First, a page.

The purpose of this study was to investigate the differential rates of accumulating net worth among low- and high-income households. To achieve this objective, the authors, using a sample drawn from the 1998 Survey of Consumer Finances, investigated the degree of elasticity of household net worth (or wealth) to household income among five income quintiles of households. The major finding was that among the lowest quintile, the elasticity was less than zero, meaning that as income increased, net worth declined. The elasticity increased as the quintile moved from the first to the fifth quintile. On the basis of the regression results, the authors concluded that income is a powerful determinant of the accumulation of net worth. The higher the income quintile, the greater the rate of accumulation of net worth. Implications for policy are discussed.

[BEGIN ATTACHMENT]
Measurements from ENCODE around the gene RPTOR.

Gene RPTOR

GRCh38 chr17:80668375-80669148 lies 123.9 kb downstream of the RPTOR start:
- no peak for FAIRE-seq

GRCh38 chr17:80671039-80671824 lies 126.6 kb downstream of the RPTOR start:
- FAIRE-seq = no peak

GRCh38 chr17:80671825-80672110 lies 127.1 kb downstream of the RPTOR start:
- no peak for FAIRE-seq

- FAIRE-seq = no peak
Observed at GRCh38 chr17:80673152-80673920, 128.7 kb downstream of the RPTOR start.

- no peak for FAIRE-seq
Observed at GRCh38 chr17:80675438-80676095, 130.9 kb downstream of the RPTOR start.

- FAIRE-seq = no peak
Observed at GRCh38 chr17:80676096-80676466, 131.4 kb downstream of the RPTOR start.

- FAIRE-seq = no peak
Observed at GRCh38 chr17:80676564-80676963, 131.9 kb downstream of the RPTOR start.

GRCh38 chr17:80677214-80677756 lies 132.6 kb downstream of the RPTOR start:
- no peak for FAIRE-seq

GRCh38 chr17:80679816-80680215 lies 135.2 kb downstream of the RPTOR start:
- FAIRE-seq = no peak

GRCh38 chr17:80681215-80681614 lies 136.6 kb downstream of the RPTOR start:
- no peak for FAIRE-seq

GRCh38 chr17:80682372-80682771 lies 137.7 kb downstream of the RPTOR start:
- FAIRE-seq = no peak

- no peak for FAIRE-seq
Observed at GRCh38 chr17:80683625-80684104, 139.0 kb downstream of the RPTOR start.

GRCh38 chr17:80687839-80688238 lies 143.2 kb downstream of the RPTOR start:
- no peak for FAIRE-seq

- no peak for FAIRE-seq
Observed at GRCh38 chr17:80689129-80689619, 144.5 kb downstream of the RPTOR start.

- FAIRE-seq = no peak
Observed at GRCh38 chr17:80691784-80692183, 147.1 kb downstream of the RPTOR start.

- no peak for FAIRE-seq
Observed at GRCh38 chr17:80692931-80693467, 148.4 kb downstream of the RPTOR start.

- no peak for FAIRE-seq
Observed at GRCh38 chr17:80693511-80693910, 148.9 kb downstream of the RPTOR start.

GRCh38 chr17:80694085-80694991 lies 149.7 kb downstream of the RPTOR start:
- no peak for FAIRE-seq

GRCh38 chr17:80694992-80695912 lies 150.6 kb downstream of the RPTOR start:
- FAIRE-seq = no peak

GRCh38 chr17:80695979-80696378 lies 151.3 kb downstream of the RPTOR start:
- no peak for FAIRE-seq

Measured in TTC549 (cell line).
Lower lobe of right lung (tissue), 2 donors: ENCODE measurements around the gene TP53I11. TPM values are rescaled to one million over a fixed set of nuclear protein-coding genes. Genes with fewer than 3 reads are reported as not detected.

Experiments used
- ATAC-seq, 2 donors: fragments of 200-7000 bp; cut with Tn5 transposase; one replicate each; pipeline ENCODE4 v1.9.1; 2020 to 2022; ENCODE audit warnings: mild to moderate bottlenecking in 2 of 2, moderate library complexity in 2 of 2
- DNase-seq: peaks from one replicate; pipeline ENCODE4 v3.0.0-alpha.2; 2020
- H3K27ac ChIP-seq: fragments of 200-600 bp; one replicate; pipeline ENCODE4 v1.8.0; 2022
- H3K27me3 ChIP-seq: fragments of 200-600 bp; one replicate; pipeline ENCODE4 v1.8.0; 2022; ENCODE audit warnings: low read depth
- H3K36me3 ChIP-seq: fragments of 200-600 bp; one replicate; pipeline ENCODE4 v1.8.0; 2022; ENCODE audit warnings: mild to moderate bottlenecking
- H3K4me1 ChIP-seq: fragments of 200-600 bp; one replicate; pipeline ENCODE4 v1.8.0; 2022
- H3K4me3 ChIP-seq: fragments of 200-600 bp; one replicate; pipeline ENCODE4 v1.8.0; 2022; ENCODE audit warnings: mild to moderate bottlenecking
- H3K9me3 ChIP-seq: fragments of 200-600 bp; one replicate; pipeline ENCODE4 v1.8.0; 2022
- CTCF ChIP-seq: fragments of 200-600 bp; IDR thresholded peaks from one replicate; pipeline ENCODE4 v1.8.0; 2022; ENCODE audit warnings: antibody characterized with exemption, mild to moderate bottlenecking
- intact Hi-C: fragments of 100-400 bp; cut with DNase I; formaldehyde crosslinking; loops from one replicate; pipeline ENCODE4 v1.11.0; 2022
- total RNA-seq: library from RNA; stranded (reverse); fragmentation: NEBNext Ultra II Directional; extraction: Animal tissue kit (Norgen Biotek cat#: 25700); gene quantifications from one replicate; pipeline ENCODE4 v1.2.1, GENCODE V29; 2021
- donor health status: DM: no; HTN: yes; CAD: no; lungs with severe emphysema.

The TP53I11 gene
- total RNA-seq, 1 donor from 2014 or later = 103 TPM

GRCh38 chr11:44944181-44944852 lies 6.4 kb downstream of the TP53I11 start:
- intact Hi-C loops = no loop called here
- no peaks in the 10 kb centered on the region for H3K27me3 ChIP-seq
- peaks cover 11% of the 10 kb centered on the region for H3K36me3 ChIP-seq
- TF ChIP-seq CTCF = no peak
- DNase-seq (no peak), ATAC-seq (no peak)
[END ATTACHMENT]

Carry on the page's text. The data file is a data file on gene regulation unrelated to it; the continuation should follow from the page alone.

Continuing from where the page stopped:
All Science Journal Classification (ASJC) codes
- Sociology and Political Science
- Income class
- Low-income households
- Net worth